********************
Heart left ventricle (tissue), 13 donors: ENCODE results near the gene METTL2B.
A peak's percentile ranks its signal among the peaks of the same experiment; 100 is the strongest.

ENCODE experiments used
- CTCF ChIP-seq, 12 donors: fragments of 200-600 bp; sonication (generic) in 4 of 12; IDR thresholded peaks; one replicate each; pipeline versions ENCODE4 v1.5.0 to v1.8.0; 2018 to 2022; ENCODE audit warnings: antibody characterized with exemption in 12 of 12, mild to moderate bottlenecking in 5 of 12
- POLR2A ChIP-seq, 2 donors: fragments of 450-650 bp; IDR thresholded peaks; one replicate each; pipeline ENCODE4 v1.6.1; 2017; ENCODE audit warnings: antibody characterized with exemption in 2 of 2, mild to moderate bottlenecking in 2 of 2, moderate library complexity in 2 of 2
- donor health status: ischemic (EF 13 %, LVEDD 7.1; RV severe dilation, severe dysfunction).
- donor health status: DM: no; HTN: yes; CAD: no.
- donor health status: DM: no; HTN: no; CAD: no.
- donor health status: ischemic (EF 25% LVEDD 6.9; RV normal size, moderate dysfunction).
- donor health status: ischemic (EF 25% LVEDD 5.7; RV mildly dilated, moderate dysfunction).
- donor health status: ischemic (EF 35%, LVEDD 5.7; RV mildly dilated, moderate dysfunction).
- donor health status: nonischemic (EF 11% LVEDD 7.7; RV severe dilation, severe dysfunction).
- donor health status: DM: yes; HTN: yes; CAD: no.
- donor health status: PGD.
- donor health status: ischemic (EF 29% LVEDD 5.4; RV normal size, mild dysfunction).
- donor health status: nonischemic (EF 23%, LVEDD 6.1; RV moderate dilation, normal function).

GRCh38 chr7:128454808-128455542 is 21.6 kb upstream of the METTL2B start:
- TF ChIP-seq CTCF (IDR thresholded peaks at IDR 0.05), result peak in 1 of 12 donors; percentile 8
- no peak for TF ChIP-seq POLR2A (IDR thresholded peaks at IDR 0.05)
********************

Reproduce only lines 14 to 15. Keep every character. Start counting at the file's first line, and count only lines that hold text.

- donor health status: PGD.
- donor health status: ischemic (EF 29% LVEDD 5.4; RV normal size, mild dysfunction).